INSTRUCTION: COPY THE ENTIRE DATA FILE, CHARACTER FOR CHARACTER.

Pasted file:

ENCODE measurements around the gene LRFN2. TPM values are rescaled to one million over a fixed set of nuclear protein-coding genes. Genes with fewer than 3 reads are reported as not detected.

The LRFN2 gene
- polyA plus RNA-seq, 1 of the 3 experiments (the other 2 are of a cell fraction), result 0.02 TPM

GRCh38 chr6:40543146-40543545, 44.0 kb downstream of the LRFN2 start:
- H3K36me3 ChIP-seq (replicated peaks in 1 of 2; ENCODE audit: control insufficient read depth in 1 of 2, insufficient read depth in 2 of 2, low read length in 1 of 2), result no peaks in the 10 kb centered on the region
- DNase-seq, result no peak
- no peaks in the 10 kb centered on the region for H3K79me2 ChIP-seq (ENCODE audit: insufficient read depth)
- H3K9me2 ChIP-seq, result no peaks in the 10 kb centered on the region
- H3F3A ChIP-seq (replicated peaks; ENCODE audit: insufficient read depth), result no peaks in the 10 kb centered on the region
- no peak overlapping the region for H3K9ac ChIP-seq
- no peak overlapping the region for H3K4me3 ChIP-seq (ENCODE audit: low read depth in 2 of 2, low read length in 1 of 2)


ENCODE measurements around the gene LRFN2. TPM values are rescaled to one million over a fixed set of nuclear protein-coding genes. Genes with fewer than 3 reads are reported as not detected.

The LRFN2 gene
- polyA plus RNA-seq, 1 of the 3 experiments (the other 2 are of a cell fraction), result 0.02 TPM

GRCh38 chr6:40543146-40543545, 44.0 kb downstream of the LRFN2 start:
- H3K36me3 ChIP-seq (replicated peaks in 1 of 2; ENCODE audit: control insufficient read depth in 1 of 2, insufficient read depth in 2 of 2, low read length in 1 of 2), result no peaks in the 10 kb centered on the region
- DNase-seq, result no peak
- no peaks in the 10 kb centered on the region for H3K79me2 ChIP-seq (ENCODE audit: insufficient read depth)
- H3K9me2 ChIP-seq, result no peaks in the 10 kb centered on the region
- H3F3A ChIP-seq (replicated peaks; ENCODE audit: insufficient read depth), result no peaks in the 10 kb centered on the region
- no peak overlapping the region for H3K9ac ChIP-seq
- no peak overlapping the region for H3K4me3 ChIP-seq (ENCODE audit: low read depth in 2 of 2, low read length in 1 of 2)